Activity

Phases of the Moon Using Clay

In this hands-on activity, students use clay to model the phases of the moon.

By Shelly Hed, AmeriCorps Service Member

Objective

• The phases of the moon are something that sighted people often take for granted, but for students with visual impairments, it can help to have a tactile model of these shapes to illustrate the abstract terms. In this hands-on this experiment, they create the moon out of clay and can hold it in their hands.

Materials

• A paper cup
• Air dry clay
• A pencil/other straight edge tool that can be used to split the half moon

Preparations

• Have your student help you roll out the clay while you talk about the phases of the moon. Make sure the clay is thick enough that it’ll pop out of the bottom of the stencil easily.

Procedure

• Help your student position the small, sharper edge of the paper cup over the clay. The first circle is going to stay intact – that’s the full moon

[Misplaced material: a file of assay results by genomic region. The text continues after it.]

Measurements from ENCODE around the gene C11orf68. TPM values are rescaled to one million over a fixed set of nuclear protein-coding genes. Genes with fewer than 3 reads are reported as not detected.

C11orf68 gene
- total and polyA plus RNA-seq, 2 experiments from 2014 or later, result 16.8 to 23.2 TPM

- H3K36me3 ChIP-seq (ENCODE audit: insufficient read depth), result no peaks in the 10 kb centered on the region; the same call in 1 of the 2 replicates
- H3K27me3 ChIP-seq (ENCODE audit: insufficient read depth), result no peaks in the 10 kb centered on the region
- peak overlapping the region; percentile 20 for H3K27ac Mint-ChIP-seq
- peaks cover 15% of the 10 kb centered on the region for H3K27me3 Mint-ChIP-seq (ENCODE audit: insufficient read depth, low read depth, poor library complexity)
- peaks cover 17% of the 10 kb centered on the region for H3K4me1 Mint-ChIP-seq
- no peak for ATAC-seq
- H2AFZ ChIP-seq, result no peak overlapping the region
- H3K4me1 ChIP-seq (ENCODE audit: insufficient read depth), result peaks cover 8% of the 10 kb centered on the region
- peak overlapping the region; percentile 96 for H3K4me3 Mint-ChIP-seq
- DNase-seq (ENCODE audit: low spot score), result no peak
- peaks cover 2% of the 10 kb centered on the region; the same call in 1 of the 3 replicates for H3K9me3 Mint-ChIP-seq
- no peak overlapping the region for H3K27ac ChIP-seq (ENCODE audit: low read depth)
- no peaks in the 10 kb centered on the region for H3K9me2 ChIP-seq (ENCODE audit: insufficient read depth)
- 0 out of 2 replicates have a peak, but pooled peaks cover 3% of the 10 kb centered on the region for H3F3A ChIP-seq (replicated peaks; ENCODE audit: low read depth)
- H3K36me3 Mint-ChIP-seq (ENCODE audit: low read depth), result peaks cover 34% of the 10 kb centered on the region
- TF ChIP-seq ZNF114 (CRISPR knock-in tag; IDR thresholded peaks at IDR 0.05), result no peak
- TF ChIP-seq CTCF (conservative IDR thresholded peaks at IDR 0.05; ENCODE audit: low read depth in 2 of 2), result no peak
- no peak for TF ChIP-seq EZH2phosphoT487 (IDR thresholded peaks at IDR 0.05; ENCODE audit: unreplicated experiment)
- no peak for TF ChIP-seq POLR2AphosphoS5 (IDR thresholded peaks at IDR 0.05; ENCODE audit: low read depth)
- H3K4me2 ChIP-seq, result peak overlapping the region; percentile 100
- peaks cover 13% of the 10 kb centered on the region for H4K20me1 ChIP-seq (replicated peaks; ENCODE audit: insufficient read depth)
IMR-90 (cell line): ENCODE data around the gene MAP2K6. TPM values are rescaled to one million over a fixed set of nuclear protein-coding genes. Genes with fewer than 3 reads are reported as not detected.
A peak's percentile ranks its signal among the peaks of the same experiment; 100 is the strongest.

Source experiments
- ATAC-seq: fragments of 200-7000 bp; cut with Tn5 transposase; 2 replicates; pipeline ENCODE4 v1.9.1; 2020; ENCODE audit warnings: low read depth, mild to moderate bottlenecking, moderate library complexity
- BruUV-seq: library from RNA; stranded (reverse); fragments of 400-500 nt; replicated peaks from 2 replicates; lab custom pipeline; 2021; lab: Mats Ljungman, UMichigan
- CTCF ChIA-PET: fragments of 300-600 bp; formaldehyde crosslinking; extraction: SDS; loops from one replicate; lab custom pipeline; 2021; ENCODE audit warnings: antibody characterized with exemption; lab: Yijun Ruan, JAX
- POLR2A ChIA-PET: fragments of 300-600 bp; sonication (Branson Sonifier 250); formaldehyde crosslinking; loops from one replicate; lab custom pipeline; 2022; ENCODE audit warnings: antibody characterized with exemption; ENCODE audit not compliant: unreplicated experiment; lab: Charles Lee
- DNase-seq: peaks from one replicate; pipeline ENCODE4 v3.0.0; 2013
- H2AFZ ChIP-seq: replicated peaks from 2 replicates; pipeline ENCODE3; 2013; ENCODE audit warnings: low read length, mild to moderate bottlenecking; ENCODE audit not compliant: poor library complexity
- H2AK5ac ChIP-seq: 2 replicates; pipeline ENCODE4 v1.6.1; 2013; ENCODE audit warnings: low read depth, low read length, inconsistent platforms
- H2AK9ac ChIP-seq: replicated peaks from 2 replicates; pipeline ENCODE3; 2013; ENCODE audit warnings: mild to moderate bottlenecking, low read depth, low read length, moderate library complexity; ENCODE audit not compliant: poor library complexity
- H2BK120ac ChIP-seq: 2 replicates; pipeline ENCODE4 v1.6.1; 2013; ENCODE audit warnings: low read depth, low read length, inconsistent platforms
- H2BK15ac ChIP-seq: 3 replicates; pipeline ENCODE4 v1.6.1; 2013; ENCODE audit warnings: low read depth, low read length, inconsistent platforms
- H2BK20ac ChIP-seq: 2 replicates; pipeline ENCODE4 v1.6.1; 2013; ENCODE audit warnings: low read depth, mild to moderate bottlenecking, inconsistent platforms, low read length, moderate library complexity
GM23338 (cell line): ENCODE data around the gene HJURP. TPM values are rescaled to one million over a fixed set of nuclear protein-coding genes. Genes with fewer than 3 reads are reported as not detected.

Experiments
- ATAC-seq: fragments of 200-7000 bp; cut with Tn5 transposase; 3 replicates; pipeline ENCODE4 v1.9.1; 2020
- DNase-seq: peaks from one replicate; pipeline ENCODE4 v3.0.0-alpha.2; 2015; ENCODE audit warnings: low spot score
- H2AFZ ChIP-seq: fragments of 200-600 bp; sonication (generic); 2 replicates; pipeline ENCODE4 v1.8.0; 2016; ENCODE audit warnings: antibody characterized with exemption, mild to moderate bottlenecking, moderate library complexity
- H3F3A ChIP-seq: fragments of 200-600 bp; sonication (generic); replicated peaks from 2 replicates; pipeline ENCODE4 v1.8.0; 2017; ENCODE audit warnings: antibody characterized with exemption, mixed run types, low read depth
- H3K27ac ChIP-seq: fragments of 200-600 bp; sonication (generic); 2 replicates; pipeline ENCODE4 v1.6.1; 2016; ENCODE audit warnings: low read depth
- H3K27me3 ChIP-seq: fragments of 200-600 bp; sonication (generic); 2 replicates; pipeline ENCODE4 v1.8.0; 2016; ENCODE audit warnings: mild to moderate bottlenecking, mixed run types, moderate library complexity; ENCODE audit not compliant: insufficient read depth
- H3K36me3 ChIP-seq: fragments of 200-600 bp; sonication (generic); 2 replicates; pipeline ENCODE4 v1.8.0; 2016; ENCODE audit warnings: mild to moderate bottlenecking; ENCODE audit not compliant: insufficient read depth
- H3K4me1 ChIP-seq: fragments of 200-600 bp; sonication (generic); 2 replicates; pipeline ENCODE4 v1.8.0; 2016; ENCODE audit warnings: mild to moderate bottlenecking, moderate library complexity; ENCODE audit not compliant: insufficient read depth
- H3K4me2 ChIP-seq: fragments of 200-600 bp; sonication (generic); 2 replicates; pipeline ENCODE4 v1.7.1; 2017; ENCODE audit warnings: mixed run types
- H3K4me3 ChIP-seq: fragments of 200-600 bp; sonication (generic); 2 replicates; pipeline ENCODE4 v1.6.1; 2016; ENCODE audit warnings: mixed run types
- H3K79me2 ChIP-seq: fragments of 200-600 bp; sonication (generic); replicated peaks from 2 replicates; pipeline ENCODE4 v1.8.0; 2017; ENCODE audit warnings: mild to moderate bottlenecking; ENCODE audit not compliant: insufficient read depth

• The next one is going to be the gibbous moon – just move the stencil over a little and you’ll have both a gibbous moon AND a crescent moon, thanks to their complementary nature! Feel free to do a second one, if you plan on showing the full cycle of the moon phases.
• Next one is for the half moon. Use the sharp end of the pencil (or other tool) to split a circle of clay in half.
• Let the student check out each piece of clay when they’re dry, and show them the cycle in order!

Variations

• Have some clay left over? Roll it into three balls (large, medium, and small) and model the relationship between the sun, Earth, and moon on your student’s hand. Place the sun in the middle of their palm, then trace the path of the Earth around it. Note the rotation and revolution. Then, add in the moon. If your student is verbal, try quizzing them on what phase of the moon it would be in different positions, keeping in mind the placement of the sun and Earth in relation.